Finally, it appears that very few parts of the brain are spared from this overhaul as the entire brain of the mother is first reduced in size and then it grows back, reorganized. Yeah, isn’t that weird? During pregnancy the brain shrinks, being at its lowest during childbirth and then starts to grow again, reaching its pre-pregnancy size 6 months after childbirth! And when it’s back, it’s different. The brain parts heavily involved in parenting, like the amygdala involved in the anxiety, the insula and superior temporal gyrus involved in social information processing and the anterior cingulate gyrus involved in emotional regulation, all these show increased gray matter volume. And many other brain structures that I didn’t list. One brain structure is rarely involved only in one thing so the question is (well, one of them) what else is changed about the mothers, in addition to their increased ability to parent?

I need to add a note here: the changes that Kim (2016) talks about are averaged. That means some women get changed more, some less. There is variability in plasticity, which should be a pleonasm. There is also variability in the human population, as any mother attending a school parents’ night-out can attest. Some mothers are paranoid with fear and overprotective, others are more laissez faire when it comes to eating from the floor.

But SOME changes do occur in all mothers’ brains and bodies. For example, all new mothers exhibit a heightened attention to threats and subsequent raised levels of anxiety. But when does heightened attention to threats become debilitating anxiety? Thanks to more understanding and tolerance about these changes, more and more women feel more comfortable reporting negative feelings after childbirth so that now we know that postpartum depression, which happens to 60 – 80% of mothers, is a serious matter. A serious matter that needs serious attention from both professionals and the immediate social circle of the mother, both for her sake as well as her infant’s. Don’t get me wrong, we – both males and females – still have a long way ahead of us to scientifically understand and to socially accept the mother brain, but these studies are a great start. They acknowledge what all mothers know: that they are different after childbirth than the way they were before. Now we have to figure out how are they different and what can we do to make everyone’s lives better.

Kim (2016) is an OK review, a real easy read, I recommend it to the non-specialists wholeheartedly; you just have to skip the name of the brain parts and the rest is pretty clear. It is also a very short review, which will help with reader fatigue. The caveat of that is that it doesn’t include a whole lotta studies, nor does it go in detail on the implications of what the handful cited have found, but you’ll get the gist of it. There is a vastly more thorough literature if one would include animal studies that the author, curiously, did not include. I know that a mouse is not a chimp is not a human, but all three of us are mammals, and social mammals at that. Surely, there is enough biological overlap so extrapolations are warranted, even if partially. Nevertheless, it’s a good start for those who want to know a bit about the changes motherhood does to the brain, behavior, thoughts, and feelings.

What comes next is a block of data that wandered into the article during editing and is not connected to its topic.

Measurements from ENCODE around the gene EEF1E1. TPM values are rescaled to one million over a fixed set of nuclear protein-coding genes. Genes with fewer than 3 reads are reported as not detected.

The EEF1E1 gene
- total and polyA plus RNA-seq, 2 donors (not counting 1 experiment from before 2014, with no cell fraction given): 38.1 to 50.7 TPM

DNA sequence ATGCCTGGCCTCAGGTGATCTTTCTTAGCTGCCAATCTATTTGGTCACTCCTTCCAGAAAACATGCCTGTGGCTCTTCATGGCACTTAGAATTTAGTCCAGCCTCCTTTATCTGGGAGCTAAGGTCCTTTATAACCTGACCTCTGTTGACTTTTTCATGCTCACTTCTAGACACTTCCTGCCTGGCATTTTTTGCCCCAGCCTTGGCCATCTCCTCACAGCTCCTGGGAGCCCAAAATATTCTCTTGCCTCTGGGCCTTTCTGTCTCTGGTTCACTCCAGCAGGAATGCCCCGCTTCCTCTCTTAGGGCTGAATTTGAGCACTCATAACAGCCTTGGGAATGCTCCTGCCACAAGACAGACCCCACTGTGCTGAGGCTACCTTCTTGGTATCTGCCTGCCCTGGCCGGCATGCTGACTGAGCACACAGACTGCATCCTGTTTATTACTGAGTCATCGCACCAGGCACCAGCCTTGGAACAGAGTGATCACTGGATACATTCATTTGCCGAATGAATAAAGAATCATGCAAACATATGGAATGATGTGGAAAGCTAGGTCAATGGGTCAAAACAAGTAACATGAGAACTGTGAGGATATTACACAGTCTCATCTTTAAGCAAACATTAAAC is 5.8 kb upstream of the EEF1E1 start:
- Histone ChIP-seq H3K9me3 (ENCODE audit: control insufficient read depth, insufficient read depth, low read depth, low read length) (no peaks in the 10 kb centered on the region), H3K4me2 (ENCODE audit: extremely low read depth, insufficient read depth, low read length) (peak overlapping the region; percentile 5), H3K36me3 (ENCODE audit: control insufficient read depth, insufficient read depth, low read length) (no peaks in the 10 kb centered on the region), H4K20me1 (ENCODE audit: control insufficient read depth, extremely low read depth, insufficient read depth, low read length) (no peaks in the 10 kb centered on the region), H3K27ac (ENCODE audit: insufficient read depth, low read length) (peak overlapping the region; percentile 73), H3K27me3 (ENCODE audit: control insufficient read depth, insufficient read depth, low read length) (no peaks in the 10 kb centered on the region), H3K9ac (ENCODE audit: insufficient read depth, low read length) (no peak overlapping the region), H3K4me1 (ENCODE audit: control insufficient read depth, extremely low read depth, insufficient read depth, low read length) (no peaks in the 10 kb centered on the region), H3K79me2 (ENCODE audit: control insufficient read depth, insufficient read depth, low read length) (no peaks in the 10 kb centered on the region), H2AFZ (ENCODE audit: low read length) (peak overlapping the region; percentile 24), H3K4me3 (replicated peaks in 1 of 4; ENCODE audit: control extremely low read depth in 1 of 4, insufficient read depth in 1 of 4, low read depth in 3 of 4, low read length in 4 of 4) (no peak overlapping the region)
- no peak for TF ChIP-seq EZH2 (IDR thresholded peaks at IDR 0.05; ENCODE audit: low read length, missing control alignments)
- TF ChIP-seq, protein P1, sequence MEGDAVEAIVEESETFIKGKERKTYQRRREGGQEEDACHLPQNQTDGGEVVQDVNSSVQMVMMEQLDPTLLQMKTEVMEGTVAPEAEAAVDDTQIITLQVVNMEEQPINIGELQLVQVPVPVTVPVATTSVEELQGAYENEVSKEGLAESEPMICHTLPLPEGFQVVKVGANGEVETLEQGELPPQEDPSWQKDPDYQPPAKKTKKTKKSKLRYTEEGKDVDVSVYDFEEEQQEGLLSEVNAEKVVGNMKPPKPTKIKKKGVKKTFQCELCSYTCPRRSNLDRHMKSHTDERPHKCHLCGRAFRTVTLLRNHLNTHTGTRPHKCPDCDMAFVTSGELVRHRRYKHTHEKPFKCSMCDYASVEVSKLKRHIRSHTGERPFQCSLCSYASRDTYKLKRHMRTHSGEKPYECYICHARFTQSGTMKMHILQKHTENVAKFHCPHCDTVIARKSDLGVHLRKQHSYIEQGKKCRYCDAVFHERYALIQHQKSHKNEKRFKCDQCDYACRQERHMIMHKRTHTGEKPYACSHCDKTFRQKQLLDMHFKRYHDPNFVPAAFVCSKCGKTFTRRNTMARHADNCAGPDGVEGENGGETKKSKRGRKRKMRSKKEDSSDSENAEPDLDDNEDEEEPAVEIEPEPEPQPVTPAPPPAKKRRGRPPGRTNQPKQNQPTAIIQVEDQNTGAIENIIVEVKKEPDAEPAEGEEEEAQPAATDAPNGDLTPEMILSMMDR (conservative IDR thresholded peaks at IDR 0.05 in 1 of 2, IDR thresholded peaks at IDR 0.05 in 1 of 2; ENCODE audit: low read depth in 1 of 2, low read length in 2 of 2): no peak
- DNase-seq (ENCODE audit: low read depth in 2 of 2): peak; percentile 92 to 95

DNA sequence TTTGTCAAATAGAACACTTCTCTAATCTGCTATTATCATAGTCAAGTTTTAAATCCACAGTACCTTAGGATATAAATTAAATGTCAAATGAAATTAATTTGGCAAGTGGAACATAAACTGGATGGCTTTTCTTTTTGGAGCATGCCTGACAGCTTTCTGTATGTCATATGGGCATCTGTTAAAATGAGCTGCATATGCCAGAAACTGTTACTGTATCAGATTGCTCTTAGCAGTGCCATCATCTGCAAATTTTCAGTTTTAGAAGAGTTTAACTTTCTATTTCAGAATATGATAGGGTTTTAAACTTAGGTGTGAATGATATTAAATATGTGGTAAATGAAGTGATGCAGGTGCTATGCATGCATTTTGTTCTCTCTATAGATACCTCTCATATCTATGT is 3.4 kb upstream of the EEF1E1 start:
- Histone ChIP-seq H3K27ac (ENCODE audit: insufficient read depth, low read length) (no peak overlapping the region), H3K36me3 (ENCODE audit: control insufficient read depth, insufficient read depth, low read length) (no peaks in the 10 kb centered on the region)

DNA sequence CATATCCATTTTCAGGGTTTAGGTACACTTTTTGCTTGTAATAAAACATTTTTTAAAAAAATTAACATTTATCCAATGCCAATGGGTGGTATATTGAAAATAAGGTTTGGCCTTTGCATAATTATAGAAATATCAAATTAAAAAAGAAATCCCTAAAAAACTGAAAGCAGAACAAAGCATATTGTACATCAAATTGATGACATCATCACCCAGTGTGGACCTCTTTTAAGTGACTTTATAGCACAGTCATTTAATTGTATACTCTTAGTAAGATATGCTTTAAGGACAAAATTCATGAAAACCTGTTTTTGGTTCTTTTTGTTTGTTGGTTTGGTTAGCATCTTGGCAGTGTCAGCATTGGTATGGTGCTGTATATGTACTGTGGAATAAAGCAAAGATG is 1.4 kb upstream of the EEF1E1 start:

Corroborated with what I already know about the neuroscience of maternity, my favourite takeaway is this: new moms are not crazy. They can’t help most of these changes. It’s biology, you see. So go easy on new moms. Moms, also go easy on yourselves and know that, whether they want to share or not, the other moms probably go through the same stuff. You’re not alone. And if that overactive threat circuit gives you problems, i.e. you feel overwhelmed, it’s OK to ask for help. And if you don’t get it, ask for it again and again until you do. That takes courage, that’s empowerment.

P. S. The paper doesn’t look like it’s peer-reviewed. Yes, I know the peer-reviewing publication system is flawed, I’ve been on the receiving end of it myself, but it’s been drilled into my skull that it’s important, flawed as it is, so I thought to mention it.

REFERENCE: Kim, P. (Sept. 2016). Human Maternal Brain Plasticity: Adaptation to Parenting, New Directions for Child and Adolescent Development, (153): 47–58. PMCID: PMC5667351, doi: 10.1002/cad.20168. ARTICLE | FREE FULLTEXT PDF

By Neuronicus, 28 September 2018

How long does it take for environmental enrichment to show effects?

From funnyvet.
From funnyvet.